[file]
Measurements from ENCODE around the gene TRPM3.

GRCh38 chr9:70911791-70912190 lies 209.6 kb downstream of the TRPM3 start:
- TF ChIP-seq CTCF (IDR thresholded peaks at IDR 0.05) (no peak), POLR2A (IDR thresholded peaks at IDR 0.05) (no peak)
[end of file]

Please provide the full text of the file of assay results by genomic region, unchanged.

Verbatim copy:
Measurements from ENCODE around the gene TRPM3.

GRCh38 chr9:70911791-70912190 lies 209.6 kb downstream of the TRPM3 start:
- TF ChIP-seq CTCF (IDR thresholded peaks at IDR 0.05) (no peak), POLR2A (IDR thresholded peaks at IDR 0.05) (no peak)